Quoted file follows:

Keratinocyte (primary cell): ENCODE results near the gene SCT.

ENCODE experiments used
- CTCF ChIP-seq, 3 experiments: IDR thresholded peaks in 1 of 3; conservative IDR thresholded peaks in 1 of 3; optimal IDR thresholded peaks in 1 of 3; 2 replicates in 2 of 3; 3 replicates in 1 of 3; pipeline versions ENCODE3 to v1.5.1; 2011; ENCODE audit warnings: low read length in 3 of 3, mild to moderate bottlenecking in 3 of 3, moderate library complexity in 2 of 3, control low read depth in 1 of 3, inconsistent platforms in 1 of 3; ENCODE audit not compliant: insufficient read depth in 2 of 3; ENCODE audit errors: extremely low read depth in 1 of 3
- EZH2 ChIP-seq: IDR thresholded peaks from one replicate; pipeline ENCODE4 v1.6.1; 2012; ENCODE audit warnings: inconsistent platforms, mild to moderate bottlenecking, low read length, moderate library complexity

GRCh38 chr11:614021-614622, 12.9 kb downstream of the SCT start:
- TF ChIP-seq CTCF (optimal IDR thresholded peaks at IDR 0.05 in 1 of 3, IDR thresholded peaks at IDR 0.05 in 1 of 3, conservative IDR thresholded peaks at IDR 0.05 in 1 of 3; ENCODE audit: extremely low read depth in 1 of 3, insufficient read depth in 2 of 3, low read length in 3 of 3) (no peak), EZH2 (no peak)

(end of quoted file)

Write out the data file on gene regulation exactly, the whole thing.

Keratinocyte (primary cell): ENCODE results near the gene SCT.

ENCODE experiments used
- CTCF ChIP-seq, 3 experiments: IDR thresholded peaks in 1 of 3; conservative IDR thresholded peaks in 1 of 3; optimal IDR thresholded peaks in 1 of 3; 2 replicates in 2 of 3; 3 replicates in 1 of 3; pipeline versions ENCODE3 to v1.5.1; 2011; ENCODE audit warnings: low read length in 3 of 3, mild to moderate bottlenecking in 3 of 3, moderate library complexity in 2 of 3, control low read depth in 1 of 3, inconsistent platforms in 1 of 3; ENCODE audit not compliant: insufficient read depth in 2 of 3; ENCODE audit errors: extremely low read depth in 1 of 3
- EZH2 ChIP-seq: IDR thresholded peaks from one replicate; pipeline ENCODE4 v1.6.1; 2012; ENCODE audit warnings: inconsistent platforms, mild to moderate bottlenecking, low read length, moderate library complexity

GRCh38 chr11:614021-614622, 12.9 kb downstream of the SCT start:
- TF ChIP-seq CTCF (optimal IDR thresholded peaks at IDR 0.05 in 1 of 3, IDR thresholded peaks at IDR 0.05 in 1 of 3, conservative IDR thresholded peaks at IDR 0.05 in 1 of 3; ENCODE audit: extremely low read depth in 1 of 3, insufficient read depth in 2 of 3, low read length in 3 of 3) (no peak), EZH2 (no peak)